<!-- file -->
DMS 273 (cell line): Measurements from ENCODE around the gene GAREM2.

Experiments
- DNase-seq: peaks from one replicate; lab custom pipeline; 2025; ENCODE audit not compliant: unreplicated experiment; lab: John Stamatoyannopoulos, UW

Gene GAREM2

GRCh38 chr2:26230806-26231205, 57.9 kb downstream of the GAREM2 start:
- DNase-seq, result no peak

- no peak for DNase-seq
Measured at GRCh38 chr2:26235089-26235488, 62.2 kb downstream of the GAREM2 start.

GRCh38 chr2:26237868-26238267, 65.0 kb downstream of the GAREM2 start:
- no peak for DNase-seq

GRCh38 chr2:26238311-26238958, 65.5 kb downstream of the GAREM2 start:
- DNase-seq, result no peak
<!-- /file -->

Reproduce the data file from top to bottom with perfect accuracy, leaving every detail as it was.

DMS 273 (cell line): Measurements from ENCODE around the gene GAREM2.

Experiments
- DNase-seq: peaks from one replicate; lab custom pipeline; 2025; ENCODE audit not compliant: unreplicated experiment; lab: John Stamatoyannopoulos, UW

Gene GAREM2

GRCh38 chr2:26230806-26231205, 57.9 kb downstream of the GAREM2 start:
- DNase-seq, result no peak

- no peak for DNase-seq
Measured at GRCh38 chr2:26235089-26235488, 62.2 kb downstream of the GAREM2 start.

GRCh38 chr2:26237868-26238267, 65.0 kb downstream of the GAREM2 start:
- no peak for DNase-seq

GRCh38 chr2:26238311-26238958, 65.5 kb downstream of the GAREM2 start:
- DNase-seq, result no peak